She's one of the world's best-loved authors and is an unashamed fan of the phonics teaching method, but still there was no room for reading books by the children's laureate in a new Government-funded catalogue of phonics resources.
Julia Donaldson's Songbirds series - a scheme of books designed to help children learn to read - is not included in the catalogue due to what her publisher, Oxford University Press (OUP), describes as a technicality.
As in Mrs Donaldson's popular story Room on the Broom, in which a careless witch receives help from various quarters but ends up plunging to the ground after offering all her saviours a lift, ministers are concerned that using too many reading methods can snap the broom in two.
As such, the Government is famously keen to promote synthetic phonics alone in primaries and has launched a scheme to offer matched funding of up to #163;3,000 to schools which order resources through its catalogue of approved synthetic phonics products and training.
This is where the Gruffalo author fell foul of officialdom. The teaching notes that accompanied Songbirds refer to "searchlights", the term used in Labour's national literacy strategy, which promoted the use of more than one method to help children learn to read. Currently, ministers are committed to using phonics alone.
Responding to news that this was the reason for her rejection, Mrs Donaldson (pictured, right) said Songbirds was one of her "proudest achievements". She said that while she was disappointed, she was unrepentant about giving credence to other teaching systems. "Although I am a phonics fanatic, I also realise that some children learn better by the 'look and say' method and others seem to learn by osmosis, so I favour a mixed approach.
"Children have such different tastes in stories, so I was determined that the content and illustrations of my own scheme should be as varied as possible. One of my own children learnt to read using a dreary and repetitive scheme in which all the stories were set in the inner city and featured lorries and policemen. So some of the Songbirds are in prose, some in rhyme, some are realistic and others are fantastical."
The issue goes to the heart of the debate about whether politicians should dictate to teachers how they teach. "My simple message to Government would be to put some trust in us," said Steve Iredale, head of Athersley South Primary in Barnsley and vice-president of heads' union the NAHT. "I ask my staff to look for the best resources for us and if it is on the approved list that is fine, but if it's not then we would still get it. But it is highly frustrating in these days of financial challenge."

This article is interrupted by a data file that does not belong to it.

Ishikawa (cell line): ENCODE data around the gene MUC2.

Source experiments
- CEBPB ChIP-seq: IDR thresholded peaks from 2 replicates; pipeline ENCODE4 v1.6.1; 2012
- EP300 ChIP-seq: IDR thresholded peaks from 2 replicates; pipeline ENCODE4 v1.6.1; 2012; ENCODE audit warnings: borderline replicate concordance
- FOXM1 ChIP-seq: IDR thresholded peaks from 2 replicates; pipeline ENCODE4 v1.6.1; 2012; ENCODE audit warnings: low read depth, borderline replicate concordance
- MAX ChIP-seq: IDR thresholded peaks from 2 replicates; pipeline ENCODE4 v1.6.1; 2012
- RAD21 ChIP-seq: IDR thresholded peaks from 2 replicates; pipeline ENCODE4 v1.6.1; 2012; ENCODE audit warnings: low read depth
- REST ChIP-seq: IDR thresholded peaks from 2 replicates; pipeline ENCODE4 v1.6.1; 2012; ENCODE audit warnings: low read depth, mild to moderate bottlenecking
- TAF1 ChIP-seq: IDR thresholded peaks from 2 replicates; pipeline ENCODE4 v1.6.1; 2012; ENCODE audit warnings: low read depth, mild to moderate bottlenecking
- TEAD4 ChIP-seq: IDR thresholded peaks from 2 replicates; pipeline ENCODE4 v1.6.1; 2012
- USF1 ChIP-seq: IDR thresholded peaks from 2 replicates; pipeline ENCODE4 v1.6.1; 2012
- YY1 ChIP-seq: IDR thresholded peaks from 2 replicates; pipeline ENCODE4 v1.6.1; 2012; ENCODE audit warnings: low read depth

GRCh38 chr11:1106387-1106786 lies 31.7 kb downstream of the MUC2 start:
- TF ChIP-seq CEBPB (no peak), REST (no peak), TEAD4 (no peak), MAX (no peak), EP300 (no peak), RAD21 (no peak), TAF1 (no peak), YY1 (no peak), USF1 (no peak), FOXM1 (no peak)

Jane Harley, head of primary publishing at OUP and chair of the primary literacy group on the Educational Publishers Council, said there was demand from schools for the Songbirds books to be available on the matched funding scheme and she hoped that this may yet happen.
"We have removed that reference and resubmitted (the teaching notes)," she said. "The books are highly phonic in their approach and we've had a lot of people wondering why they are not there. The books are fantastic and have all the enjoyment and motivating elements of powerful storytelling. I understand teachers want to use their match funding to buy them. I would say we failed to get them in on a technicality."
While the Department for Education refused to comment on individual "products" that failed to be approved, there can be little disguising the fact that publicly rejecting the author of The Gruffalo is controversial, to say the least.
Julia Donaldson was made children's laureate in June 2011 and the appointment runs for two years.
Her first book, A Squash and a Squeeze, was published in 1993 and she has written about 160 books. Her most famous creation is The Gruffalo, which has sold over five million copies, been adapted for the stage and made into a film.
She has spoken out in support of libraries, saying cuts and closures are damaging to children.